Rescue came in the person of Ray Pennington, a Warren County native who had made his fortune in timber, entering the racing business in 2006.
He first met Harper in 2008, asking to buy Kicking Timber because of his timber business but she wouldn't sell. She did start boarding his horses the following year and Pennington has since amassed more than $3 million in winnings.
"My success began when I met Tish," said Pennington, noting her hands-on approach to building trust with the horses and her daily devotion to the physical work required in boarding them.
"The horse has to trust you to work for them and know you will do anything to make them happy," said Harper. "Happy horses are winners. It's a passion."
"You live vicariously through the animal," added Pennington, who became engaged to Harper 18 months ago and has earned money in more than half the 947 races his horses have entered, including 214 wins.
"The money is great but it is not the only reason to get into it," he said.
Harper has had nine different race winners, with some names easily recognizable relating to the dental profession: Toothache, Holey Molar, Sweet Tooth and Crowned with Gold.
Rounding out the successful quartet is Donnie Duval, who worked at the post office at the same time as Lloyd. They have been friends for more than 60 years and neighbors for more than 25 years.
Seeing his friend's success, Duval eventually wanted to try his hand.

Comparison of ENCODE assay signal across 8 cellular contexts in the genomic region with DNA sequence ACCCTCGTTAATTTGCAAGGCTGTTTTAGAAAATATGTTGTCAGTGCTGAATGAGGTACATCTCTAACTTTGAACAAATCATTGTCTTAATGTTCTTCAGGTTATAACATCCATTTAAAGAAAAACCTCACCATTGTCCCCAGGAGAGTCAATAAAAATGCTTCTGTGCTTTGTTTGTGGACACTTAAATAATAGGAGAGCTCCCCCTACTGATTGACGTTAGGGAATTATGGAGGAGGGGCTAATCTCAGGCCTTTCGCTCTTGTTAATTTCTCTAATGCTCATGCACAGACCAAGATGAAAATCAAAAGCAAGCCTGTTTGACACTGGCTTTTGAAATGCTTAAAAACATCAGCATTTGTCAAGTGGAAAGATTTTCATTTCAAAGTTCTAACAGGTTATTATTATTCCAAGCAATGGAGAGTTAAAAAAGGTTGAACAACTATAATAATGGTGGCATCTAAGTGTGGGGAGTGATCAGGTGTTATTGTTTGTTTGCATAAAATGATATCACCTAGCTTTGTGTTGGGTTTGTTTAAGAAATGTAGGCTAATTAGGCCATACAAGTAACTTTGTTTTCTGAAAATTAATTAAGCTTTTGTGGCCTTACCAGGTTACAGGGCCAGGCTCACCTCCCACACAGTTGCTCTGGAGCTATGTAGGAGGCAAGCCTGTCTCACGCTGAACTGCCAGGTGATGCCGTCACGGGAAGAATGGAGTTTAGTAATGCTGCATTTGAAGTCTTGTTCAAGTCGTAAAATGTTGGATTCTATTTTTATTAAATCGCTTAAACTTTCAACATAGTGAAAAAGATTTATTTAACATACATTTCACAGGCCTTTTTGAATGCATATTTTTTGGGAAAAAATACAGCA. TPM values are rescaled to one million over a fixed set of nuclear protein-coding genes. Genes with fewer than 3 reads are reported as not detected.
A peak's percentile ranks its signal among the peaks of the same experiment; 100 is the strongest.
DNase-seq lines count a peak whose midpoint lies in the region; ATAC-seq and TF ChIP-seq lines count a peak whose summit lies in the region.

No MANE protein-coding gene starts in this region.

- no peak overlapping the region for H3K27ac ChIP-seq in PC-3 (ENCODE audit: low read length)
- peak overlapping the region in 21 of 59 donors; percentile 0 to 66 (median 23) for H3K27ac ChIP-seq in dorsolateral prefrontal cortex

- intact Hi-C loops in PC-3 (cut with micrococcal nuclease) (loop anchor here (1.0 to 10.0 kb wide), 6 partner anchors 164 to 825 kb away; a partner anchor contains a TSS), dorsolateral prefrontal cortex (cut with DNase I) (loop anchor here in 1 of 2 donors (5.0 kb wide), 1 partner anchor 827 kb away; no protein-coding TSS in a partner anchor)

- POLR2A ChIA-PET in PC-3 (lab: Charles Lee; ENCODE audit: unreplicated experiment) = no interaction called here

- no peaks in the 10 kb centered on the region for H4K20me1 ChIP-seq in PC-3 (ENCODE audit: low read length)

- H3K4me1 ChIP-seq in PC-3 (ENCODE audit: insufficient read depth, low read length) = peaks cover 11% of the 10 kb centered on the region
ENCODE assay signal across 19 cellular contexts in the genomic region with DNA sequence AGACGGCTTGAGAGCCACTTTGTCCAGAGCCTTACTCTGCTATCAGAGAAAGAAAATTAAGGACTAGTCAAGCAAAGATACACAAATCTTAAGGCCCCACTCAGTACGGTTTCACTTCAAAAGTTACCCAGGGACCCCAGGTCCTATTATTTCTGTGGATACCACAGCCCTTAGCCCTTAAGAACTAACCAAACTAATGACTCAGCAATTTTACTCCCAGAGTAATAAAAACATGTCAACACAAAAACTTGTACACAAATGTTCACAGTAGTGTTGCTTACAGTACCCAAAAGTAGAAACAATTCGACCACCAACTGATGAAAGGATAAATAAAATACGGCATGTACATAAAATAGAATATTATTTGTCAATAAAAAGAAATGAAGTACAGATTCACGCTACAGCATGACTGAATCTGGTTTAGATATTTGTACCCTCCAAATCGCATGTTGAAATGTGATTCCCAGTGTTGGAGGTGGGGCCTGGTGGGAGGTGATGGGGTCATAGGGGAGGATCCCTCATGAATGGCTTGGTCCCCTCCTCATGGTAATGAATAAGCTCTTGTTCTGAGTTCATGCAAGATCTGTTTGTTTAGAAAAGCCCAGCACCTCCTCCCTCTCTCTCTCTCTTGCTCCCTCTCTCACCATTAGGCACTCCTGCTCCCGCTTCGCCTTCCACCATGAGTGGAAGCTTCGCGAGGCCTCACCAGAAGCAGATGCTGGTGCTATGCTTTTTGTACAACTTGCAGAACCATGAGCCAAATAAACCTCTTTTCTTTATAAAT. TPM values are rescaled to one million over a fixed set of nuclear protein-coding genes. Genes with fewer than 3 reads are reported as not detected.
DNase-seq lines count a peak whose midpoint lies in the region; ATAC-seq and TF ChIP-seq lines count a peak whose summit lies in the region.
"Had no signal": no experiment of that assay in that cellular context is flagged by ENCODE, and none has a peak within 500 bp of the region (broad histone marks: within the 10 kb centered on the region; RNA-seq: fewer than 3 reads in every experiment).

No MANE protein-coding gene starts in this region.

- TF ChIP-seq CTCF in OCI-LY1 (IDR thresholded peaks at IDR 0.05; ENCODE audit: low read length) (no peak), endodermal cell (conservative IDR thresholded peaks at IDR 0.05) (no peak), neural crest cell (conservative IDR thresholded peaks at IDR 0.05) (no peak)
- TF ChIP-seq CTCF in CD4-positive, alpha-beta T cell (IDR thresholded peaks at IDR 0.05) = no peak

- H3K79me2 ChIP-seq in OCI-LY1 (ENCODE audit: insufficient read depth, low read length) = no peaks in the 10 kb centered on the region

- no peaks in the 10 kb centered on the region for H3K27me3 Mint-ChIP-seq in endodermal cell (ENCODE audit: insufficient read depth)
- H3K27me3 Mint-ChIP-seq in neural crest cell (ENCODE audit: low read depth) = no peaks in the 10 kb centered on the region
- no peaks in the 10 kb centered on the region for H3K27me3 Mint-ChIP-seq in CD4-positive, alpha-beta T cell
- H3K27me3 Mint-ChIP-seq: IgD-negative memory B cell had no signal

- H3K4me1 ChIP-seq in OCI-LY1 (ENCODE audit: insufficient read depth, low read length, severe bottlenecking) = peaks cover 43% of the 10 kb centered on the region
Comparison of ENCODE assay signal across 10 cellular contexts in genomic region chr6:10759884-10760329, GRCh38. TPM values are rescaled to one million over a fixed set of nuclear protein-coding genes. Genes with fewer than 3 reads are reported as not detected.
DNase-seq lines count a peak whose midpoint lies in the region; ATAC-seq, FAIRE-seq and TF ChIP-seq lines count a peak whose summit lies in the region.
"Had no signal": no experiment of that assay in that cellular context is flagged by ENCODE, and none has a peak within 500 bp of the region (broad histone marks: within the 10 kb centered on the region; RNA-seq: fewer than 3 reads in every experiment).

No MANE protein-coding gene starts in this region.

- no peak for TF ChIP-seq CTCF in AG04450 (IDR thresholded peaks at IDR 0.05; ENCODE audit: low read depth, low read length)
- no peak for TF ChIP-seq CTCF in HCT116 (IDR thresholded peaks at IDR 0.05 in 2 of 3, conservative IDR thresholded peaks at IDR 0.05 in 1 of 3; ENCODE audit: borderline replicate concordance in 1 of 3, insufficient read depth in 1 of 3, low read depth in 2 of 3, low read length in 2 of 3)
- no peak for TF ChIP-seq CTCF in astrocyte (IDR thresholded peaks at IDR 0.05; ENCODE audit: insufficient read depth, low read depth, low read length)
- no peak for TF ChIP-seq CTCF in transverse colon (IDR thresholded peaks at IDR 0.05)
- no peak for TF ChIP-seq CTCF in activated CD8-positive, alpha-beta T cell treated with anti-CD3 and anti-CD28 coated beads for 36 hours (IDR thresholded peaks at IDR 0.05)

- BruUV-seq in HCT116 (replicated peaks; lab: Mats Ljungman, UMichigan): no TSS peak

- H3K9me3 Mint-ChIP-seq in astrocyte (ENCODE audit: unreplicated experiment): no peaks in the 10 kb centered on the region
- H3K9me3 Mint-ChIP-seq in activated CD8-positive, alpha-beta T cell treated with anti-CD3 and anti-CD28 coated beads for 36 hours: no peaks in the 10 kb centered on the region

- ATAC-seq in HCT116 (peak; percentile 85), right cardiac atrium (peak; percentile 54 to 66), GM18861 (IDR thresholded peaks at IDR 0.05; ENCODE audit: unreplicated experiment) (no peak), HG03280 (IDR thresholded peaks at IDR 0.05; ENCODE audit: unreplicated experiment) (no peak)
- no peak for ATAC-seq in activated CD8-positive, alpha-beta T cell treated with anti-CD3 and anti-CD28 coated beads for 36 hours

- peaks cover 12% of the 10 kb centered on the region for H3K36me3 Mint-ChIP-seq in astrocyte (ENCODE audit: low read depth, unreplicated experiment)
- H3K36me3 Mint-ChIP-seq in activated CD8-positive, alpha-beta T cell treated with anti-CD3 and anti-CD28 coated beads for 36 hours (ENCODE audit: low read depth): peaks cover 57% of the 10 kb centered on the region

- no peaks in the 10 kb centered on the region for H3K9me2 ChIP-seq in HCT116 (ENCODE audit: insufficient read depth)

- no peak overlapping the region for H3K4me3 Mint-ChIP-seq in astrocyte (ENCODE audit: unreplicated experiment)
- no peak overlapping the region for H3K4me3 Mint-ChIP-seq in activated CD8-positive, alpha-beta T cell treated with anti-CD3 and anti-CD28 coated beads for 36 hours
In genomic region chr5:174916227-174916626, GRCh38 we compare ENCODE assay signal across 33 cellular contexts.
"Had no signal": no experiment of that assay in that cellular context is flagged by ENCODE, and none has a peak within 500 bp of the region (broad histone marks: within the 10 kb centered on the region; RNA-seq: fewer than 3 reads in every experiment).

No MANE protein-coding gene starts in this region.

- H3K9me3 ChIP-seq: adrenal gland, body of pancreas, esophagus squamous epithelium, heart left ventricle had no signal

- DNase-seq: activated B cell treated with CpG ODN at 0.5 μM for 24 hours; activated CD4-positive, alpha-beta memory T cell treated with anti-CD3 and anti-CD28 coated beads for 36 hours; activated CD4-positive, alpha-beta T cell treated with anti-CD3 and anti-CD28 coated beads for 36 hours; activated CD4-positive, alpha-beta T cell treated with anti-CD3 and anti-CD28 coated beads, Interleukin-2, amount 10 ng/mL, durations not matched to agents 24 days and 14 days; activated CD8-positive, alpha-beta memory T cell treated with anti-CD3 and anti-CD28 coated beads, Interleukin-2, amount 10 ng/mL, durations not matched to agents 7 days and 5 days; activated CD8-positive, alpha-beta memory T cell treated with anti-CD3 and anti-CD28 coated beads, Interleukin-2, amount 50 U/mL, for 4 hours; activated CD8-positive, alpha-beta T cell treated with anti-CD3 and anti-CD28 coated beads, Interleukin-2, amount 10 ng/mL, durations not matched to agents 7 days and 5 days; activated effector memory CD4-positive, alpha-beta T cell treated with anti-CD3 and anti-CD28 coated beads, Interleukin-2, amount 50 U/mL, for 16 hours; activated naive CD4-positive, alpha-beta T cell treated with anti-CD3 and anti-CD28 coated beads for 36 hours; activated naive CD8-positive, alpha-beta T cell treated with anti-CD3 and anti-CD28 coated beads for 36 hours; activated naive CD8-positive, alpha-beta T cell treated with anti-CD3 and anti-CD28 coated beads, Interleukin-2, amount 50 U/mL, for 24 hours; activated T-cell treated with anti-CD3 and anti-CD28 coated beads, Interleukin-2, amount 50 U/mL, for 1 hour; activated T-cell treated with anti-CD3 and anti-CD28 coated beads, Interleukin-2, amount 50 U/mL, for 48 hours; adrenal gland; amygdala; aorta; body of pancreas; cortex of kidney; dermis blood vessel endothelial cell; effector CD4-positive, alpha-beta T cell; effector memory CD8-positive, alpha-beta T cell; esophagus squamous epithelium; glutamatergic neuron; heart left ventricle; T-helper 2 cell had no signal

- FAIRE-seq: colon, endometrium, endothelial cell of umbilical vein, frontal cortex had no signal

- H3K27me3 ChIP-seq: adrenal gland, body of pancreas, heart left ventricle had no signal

In 2011 Mark Russell gave Duval Early Annunity, a broodmare who foaled Charitable Annuity, named 2015 West Virginia Horse of the Year as a 3 year old.
The gelding traces his lineage back through Roberta Grump and has won $676,290 so far.
"He's still in the game," said Duval, who collects breeder royalties from the horse, owned by Russell.
All Russell Road residents cite limestone in the pastures, along with excellent trainers at Charles Town Races and Maryland tracks, as two of ingredients to success.
"The limestone contributes to a more sound racehorse but it doesn't make them run any faster," said Lloyd.
Harper said when the neighbors have a horse in the same race, they tell each other, "If we don't get there first, I hope you do."
"We get along well," said Long. "We help each other and you would be hard pressed to go somewhere and find something this small that has this much prosperity with horses that have accomplished so much."